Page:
- Securing the region of savagery from the invasions of enemies

- Establishing Sharia justice among the people who live in the regions of savagery

- Raising the level of belief and combat efficiency during the training of the youth of the region of savagery and establishing a fighting society at all levels and among all
individuals by making them aware of its importance....

- Working for the spread of Sharia science (putting the most important aspects before those of lesser importance) and worldly science (putting the most important aspects before those of lesser importance).

- Dissemination of spies and seeking to complete the construction of a minimal intelligence agency.

- Uniting the hearts of the world's people by means of money and uniting the world through Sharia governance and (compliance with) rules which are publicly observed, at least by those in the administration.

- Deterring the hypocrites with proof and other means and forcing them to repress and conceal their hypocrisy, to hide their discouraged opinions, and to comply with those in authority until their evil is put in check.

- Progressing until it is possible to expand and attack the enemies in order to repel them, plunder their money, and place them in a constant state of apprehension and (make them) desire reconciliation.

- Establishing coalitions with those with whom coalitions are permitted, those who have not given complete allegiance to the administration.

Thus does Naji set forth his strategy for seizing territory, establishing Islamic law, and using that Islamic base to expand the realm of Islam still further. How might this expansion take place? See John B. Dwyer, in "Know Your Terrorist Enemy" (February 22nd, 2006), who reviews the translation by McCants for The American Thinker and provides a possible scenario:

The plan: conduct "vexation and exhaustion" operations such as bombing tourist sites and oil facilities. This will create a security vacuum as regime forces concentrate at those places, which will then be exploited by terrorist cadres moving into unprotected regions or cities to take over day-to-day administrative duties .... Once established, these cadres will network with each other and "move towards a caliphate [i.e., an Islamic empire]."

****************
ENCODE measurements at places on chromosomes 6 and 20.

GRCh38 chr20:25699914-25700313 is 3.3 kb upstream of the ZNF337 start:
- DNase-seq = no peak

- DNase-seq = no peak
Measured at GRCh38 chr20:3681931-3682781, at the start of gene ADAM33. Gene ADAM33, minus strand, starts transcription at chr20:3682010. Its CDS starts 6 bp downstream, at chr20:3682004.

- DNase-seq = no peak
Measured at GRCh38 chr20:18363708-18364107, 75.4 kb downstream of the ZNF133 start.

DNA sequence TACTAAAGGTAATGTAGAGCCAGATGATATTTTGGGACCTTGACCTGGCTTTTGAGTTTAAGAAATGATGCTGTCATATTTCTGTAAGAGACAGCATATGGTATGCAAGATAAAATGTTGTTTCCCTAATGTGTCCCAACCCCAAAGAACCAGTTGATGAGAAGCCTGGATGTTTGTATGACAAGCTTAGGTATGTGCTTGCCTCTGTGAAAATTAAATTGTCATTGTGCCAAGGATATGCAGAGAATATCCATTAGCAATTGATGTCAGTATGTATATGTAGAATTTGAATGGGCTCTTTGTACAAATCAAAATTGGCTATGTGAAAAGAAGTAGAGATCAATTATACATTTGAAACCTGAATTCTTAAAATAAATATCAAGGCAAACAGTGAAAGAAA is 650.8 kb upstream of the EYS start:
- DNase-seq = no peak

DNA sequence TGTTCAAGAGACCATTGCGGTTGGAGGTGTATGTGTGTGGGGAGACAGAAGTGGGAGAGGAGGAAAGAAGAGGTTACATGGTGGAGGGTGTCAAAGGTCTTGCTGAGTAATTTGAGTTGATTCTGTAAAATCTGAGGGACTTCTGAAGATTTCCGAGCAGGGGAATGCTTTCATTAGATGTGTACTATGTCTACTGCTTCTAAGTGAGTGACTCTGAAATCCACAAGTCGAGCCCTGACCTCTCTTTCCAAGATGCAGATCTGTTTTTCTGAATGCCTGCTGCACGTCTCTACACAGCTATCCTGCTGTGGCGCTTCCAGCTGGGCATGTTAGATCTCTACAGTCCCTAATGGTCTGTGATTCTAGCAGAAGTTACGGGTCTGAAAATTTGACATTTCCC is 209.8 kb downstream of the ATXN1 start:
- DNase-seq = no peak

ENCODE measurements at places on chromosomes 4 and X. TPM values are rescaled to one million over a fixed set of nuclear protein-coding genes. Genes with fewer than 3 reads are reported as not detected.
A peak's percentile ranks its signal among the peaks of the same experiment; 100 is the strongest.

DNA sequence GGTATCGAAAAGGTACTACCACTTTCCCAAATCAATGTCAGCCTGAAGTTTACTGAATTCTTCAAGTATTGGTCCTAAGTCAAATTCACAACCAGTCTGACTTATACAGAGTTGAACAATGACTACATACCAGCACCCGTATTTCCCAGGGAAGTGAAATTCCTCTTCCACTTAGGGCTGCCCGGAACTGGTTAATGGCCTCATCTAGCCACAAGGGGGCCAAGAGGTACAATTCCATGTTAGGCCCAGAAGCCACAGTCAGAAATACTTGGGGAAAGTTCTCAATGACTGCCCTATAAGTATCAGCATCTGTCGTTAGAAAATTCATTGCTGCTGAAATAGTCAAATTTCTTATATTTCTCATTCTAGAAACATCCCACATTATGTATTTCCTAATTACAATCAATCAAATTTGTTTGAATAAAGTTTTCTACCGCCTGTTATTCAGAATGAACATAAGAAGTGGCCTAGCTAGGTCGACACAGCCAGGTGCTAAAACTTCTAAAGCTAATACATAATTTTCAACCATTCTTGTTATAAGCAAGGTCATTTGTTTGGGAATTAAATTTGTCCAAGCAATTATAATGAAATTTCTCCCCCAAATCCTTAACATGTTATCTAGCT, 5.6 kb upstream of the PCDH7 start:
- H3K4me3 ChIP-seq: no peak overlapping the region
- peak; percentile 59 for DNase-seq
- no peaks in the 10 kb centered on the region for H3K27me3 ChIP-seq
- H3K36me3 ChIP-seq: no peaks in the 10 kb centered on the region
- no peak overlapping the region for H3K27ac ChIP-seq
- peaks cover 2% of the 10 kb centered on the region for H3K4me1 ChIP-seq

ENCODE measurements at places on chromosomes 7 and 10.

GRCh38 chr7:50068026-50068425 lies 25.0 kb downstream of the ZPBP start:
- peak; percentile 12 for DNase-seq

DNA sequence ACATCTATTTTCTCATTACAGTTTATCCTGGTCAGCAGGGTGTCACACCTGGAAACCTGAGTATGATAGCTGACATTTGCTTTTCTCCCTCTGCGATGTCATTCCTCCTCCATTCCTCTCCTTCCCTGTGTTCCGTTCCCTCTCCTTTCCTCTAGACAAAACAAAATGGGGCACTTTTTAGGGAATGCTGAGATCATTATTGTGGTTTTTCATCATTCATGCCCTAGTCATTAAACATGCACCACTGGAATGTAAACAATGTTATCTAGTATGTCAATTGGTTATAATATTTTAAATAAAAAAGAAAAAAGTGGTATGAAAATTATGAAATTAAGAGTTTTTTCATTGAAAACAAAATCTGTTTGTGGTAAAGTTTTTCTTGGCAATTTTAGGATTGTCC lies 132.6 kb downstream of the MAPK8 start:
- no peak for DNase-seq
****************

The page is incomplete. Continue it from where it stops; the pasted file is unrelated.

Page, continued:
We currently observe this sort of disruption occurring in a number of areas throughout the world where Islamic insurgencies are taking place (e.g., Mindanao, southern Thailand, Kashmir, and Chechnya). While insurgencies have local conditions, such as the one in Chechnya, where the Chechen people have long had nationalist aspirations against Russian domination, we see that Salafist Islam (i.e., the puritanical Wahabi version of Islam that we find in Saudi Arabia) exploits the local conditions in its efforts to globalize Muslim insurgencies.

But just as local conditions vary, so will local applications. As Trefft notes, Naji himself "discusses the subject ... [merely] in general, and only goes into details when absolutely necessary ... [otherwise leaving] the minute details ... to the experts and to the actual leaders in the field."

I've been assuming that this jihadist process will be undertaken in areas of what used to be called the Third World, but how might local application work in Europe itself, where demographic trends project large Muslim populations by mid-century? Expect Islamists to press for autonomy in Muslim dominated areas, to demand the right to apply Sharia in their own communities, to put pressure on non-Muslims to move out of Muslim areas, and to use intimidation to destabilize neighboring areas. Expect Islamists also to use radical versions of multiculturalism and local elections for political office as legitimate channels in pushing their agenda.

Will the Islamists find success? Perhaps not, but even if not, their failure won't come from lack of striving.

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11 Comments:

At 12:29 AM, Blogger eshuneutics said...

The last part of your post strikes a chord with Sunday's Observer. Apparently, the UK is about to ban two "terrorist" organisations, one of which opposes murderous acts. The fear is more to do with intellectual terrorism and the threat of ideas. A secondary article looked at education in the UK. A "radical version of multiculturalism" is not the perceived threat, it is the retreat into single-sex and single-religious schools" where multiculturalism can become virtual, something taught and something that never works because pupils have no understanding of it. When this fails, is is feared that fundamentalist ideas will gain appeal. In the UK, as in the case of the 7/7 bombers and the communities where they came from, it was the failure of multi-culturalism (rather than anti-racist strategies)that produced a weak ideology which could then be exploited and replaced with something else. "Managed savagery" is a chilling term...as is the wish to exploit the vulnerable. It devalues Islam terribly and all the honest Muslims who practise civility. A post to reflect on!

 
At 12:33 AM, Anonymous John B said...

Based on the accompanying picture, are you trying to imply that parties are attempting to destabilize the US in order to establish Islamic states within? Or was it just a random Al-Qaeda association with no significant meaning?

I'm not trying to flame, I just want to try to avoid approaching your commentary without jumping into an "us vs. them" mindset.

 
At 3:57 AM, Blogger Horace Jeffery Hodges said...

John B., I chose the photo for two reasons:

1) It shows the result of an archetypal Salafist Jihadist attack.

2) It rather effectively portrays an image of savagery.